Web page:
Rangoon. The repression of the military against the protesters who protest against its coup d’état claimed a first fatality this Friday with the death of a woman by a gunshot.
Mya Thwate Thwate Khaing was shot in the head on February 9, at a demonstration against the coup in Naipyidó, the administrative capital of Myanmar.
Clashes broke out that day when security forces began firing rubber bullets at protesters. Doctors at the city hospital then told Afp that at least two people were seriously injured by live bullets, one of them was the young woman who died on Friday.
Much of the country rebelled when the military junta overthrew the head of the civilian government Aung San Suu Kyi on February 1. Since then he has kept her under house arrest.
The organization Amnesty International concluded, after analyzing the images at its disposal, that “the police had recklessly targeted the protesters”.
The young woman’s sister, Poh Poh, launched an emotional appeal to journalists: “Please join the protest movement so that it triumphs.”
“They may take down a young woman, but they cannot steal the hope and resolve of a certain people,” UN Special Envoy for Human Rights in Myanmar Tom Andrews wrote on Twitter.
Funerals for the dead girl will take place on Sunday.
Pressures have multiplied on the military, who until now have turned a deaf ear to multiple international sanctions and sanctions.
The United Kingdom, a former colonial power, announced Thursday that it was sanctioning three generals for “serious human rights violations.”
Canada, for its part, will punish nine military officials, and accused the junta of having carried out “a systematic act of repression through coercive legislative measures and the use of force.”
The head of the junta, General Min Aung Hlaing, has become an international pariah after the outrages committed against Rohingya Muslims in 2017.
Last week US President Joe Biden announced that Washington would block generals’ access to a $ 1 billion fund in the United States.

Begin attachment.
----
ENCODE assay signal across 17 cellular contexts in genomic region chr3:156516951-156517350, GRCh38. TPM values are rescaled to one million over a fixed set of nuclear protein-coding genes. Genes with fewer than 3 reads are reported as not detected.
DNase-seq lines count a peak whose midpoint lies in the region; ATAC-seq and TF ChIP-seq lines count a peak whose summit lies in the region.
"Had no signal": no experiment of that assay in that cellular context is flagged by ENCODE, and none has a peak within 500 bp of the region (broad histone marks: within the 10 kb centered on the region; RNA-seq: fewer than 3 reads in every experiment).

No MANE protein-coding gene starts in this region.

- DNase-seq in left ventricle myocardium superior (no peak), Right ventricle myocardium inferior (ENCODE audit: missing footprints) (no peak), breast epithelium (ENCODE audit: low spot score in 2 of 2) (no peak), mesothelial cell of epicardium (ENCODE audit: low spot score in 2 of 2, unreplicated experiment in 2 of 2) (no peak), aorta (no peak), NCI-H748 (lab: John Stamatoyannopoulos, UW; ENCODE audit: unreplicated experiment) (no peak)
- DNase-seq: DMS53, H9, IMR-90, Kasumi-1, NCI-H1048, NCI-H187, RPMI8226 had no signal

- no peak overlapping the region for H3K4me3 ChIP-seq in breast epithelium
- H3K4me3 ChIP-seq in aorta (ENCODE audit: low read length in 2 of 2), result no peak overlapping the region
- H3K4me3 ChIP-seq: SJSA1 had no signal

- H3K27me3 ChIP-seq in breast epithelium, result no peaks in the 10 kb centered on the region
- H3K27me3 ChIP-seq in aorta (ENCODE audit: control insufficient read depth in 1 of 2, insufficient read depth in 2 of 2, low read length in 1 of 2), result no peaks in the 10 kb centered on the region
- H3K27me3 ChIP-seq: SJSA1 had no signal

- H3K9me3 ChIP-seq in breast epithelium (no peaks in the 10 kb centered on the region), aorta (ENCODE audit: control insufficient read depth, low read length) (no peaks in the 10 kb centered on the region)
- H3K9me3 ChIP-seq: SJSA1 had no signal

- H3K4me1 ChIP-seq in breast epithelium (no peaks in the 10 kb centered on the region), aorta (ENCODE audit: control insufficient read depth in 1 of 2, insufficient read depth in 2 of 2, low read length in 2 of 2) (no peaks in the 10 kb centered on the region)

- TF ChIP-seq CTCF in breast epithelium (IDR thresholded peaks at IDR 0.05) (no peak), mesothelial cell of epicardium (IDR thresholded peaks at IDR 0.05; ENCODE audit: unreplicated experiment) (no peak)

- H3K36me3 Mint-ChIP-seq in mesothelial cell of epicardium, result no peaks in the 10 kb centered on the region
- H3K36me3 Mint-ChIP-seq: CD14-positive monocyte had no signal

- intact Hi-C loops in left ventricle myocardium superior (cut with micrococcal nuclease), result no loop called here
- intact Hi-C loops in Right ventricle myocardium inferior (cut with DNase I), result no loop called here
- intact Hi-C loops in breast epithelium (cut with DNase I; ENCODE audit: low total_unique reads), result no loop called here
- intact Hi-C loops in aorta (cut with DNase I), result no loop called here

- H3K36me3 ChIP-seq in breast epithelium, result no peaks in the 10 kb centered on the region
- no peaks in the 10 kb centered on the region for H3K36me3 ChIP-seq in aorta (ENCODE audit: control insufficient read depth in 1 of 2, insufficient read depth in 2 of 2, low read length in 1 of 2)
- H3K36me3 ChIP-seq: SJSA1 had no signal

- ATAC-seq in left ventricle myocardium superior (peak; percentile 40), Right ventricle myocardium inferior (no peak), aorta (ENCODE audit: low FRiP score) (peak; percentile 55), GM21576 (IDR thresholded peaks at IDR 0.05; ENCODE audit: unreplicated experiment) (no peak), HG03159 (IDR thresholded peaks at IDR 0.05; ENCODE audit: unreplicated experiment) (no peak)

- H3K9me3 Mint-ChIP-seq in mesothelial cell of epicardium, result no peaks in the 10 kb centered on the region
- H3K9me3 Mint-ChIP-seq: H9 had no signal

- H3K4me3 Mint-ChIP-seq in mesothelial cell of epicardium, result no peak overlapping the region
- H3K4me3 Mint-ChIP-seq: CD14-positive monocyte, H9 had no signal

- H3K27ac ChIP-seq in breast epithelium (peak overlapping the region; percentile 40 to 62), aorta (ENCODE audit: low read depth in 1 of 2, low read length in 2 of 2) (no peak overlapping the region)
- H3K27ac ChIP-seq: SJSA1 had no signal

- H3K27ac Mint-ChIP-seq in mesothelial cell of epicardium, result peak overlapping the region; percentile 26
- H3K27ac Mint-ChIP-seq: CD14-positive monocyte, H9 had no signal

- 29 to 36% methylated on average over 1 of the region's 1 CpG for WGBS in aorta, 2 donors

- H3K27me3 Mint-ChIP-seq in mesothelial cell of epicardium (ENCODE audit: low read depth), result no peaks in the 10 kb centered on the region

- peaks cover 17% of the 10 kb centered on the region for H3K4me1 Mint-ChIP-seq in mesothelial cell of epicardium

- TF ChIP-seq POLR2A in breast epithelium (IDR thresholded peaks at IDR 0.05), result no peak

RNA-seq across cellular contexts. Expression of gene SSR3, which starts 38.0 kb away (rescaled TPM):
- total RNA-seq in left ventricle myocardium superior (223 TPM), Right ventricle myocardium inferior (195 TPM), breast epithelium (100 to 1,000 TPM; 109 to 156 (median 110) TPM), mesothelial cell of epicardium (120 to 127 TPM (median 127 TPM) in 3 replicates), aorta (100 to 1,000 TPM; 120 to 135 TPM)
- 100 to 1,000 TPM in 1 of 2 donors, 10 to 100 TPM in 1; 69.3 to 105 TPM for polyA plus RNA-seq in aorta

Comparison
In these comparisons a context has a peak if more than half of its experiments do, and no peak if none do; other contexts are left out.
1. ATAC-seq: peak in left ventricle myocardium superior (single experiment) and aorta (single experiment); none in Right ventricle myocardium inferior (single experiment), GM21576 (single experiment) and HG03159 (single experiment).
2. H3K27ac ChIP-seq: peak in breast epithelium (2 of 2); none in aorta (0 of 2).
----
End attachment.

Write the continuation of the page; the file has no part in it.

Despite harsh repression, calls for civil disobedience continue with numerous demonstrations and strikes.
The country has suffered internet cuts for the fifth consecutive night, according to a specialized organization installed in the United Kingdom, indicating that there was a resumption of service this Friday at 9:00 local time.
By that time, hundreds of people had already gathered in the great avenues of Rangoon, the country’s largest city, with portraits of Aung San Suu Kyi, and calling for “freedom for our leader.”
In the remote Sagaing region, protesters marched through the town of Monywa, with three fingers raised, a sign of rebellion.
The junta continues to detain allies of the former head of government, as well as officials involved in the protest movement.
The Yangon-based Association for Aid to Political Prisoners (AAPP) reported more than 520 arrests since the February 1 military coup.
The military justifies its coup by alleging fraud in the November legislative elections won by the National League for Democracy (NLD), Aung San Suu Kyi’s party.
The 75-year-old Nobel Peace Prize winner, who has not been seen since her house arrest, is charged on non-political grounds, such as illegally importing walkies-talkies and having violated “the law on the management of natural disasters.” He must appear in court on March 1.
Melissa Galbraith is the World News reporter for Globe Live Media. She covers all the major events happening around the World. From Europe to Americas, from Asia to Antarctica, Melissa covers it all. Never miss another Major World Event by bookmarking her author page right here.
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